Modern technology development often spans many countries, with teams distributed in all corners of the globe. People refer to “concurrent engineering around the globe” and in most companies such practice is par for the course. Sites work with the same IT systems, each site has access to the same technical data. So true global product development with local specialties and hitch-free mutual interfaces is a modern-day reality. Or so we are told, in theory. Reality is not always so rosy. Companies often do have different IT systems – passed onto them by their predecessors or taken on through acquisition.
Modern companies try to spread work, flexibly – across sites. So sometimes activities might not be carried out by the most appropriate people. Even within development departments on the same site, the use of instruments and electro-technical equipment to develop products is far from ideal. The same applies to the programming of software in complex mechatronic systems.
It is still possible to link everything up, however, although this does mean harmonizing a number of factors and managers must be willing to make the right decisions. One key factor in this respect is organizational structure and its fit with IT. It is not difficult to create concepts for either, but implementation does take long-term management and commitment from plenty of people.
At one larger medium-sized company – medical technology, with more than 3000 employees at a variety of sites on different continents – such a transformation was carried out by staff at the Eislingen-based Steinbeis Transfer Center Innovation and Organization over a number of years.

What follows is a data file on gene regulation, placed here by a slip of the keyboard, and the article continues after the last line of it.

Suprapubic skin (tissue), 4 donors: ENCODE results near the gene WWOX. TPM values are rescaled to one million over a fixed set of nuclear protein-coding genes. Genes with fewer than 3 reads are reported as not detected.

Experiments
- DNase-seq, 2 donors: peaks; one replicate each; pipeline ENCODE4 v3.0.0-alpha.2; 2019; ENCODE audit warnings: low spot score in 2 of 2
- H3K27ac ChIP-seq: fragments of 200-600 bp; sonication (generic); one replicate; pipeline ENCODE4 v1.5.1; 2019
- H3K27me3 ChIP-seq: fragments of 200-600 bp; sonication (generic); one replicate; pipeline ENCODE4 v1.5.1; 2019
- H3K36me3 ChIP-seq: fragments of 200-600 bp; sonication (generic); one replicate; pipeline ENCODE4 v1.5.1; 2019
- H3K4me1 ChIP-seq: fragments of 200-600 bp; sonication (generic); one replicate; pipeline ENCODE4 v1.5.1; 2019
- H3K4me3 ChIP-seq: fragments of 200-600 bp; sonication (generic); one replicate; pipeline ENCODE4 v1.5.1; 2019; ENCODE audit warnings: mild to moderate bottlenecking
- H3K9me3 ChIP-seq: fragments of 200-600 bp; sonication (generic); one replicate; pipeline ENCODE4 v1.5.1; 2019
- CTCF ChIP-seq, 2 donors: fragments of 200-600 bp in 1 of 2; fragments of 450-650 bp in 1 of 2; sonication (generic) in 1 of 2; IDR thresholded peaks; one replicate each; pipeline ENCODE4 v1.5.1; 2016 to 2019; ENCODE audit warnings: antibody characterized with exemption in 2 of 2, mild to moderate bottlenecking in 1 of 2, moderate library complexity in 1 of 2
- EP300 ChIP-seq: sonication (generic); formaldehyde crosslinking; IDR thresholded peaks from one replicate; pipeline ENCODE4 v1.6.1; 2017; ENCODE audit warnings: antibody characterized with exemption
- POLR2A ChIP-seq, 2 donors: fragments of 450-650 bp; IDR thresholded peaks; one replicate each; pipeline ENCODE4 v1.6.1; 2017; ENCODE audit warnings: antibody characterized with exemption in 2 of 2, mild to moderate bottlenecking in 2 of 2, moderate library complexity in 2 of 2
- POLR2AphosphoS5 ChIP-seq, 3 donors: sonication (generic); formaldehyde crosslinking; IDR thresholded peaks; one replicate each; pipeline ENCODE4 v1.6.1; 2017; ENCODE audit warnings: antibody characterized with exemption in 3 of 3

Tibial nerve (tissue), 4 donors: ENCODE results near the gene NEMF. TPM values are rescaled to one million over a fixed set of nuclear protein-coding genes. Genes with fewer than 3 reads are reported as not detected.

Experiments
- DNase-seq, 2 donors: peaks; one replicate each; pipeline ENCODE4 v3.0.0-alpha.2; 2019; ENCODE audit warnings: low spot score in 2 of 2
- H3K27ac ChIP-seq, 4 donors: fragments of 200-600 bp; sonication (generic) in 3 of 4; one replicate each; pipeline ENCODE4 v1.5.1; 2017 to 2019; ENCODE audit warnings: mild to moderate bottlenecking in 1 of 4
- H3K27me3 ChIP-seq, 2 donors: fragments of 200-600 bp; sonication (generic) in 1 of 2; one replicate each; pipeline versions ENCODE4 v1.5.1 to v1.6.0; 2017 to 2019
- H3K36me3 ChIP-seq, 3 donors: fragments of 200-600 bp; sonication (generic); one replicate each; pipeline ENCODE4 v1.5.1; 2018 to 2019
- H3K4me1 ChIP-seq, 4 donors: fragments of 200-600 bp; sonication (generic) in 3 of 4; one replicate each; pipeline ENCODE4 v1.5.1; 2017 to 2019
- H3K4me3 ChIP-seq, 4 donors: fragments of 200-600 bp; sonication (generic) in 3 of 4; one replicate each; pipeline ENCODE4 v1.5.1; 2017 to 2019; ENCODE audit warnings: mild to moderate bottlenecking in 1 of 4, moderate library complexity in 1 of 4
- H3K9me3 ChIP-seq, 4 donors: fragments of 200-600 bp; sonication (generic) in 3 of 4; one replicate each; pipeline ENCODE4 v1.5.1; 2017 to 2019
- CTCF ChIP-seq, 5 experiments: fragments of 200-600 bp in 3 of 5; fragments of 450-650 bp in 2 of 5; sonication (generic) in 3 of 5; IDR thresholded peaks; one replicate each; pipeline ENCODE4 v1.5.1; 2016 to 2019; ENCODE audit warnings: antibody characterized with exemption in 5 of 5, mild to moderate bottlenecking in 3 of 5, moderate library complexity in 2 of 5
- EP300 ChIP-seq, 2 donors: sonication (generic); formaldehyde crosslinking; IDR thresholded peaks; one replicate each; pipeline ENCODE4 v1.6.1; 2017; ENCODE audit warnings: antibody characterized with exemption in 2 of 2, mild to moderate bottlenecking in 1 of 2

The starting point: harmonize CAD systems. Installed at seven sites, with 16 programs made by different suppliers, some in 2D, some in 3D, these almost totally impeded cooperation. By involving all key sites a system was carefully selected and quickly introduced worldwide. This quick win was not only significant in establishing a new technology foundation, everyone everywhere saw that cross-site consensus was possible. Thanks to the new 3D CAD system it was then possible to develop products at more than one location and users soon requested a cross-site data and document management system.
At a local level, development could manage with simple data and document management systems. But now that everybody needed access to a variety of documents used in the development process, it was time for a comprehensive PDM/PLM system. This was intrinsically necessary to do justice to the wide variety of quality management systems. To select the right PDM/PLM system, the company had to take into account a variety of different types of products and development procedures – without overcomplicating the system. In doing so they could remain flexible enough for each specific project in terms of project management, procedures and any document management that would be needed for the project. So simple products would have simple processes set up in the PDM/PLM system and complex products – which would involve co-development across different sites – required comprehensive project and document set-ups.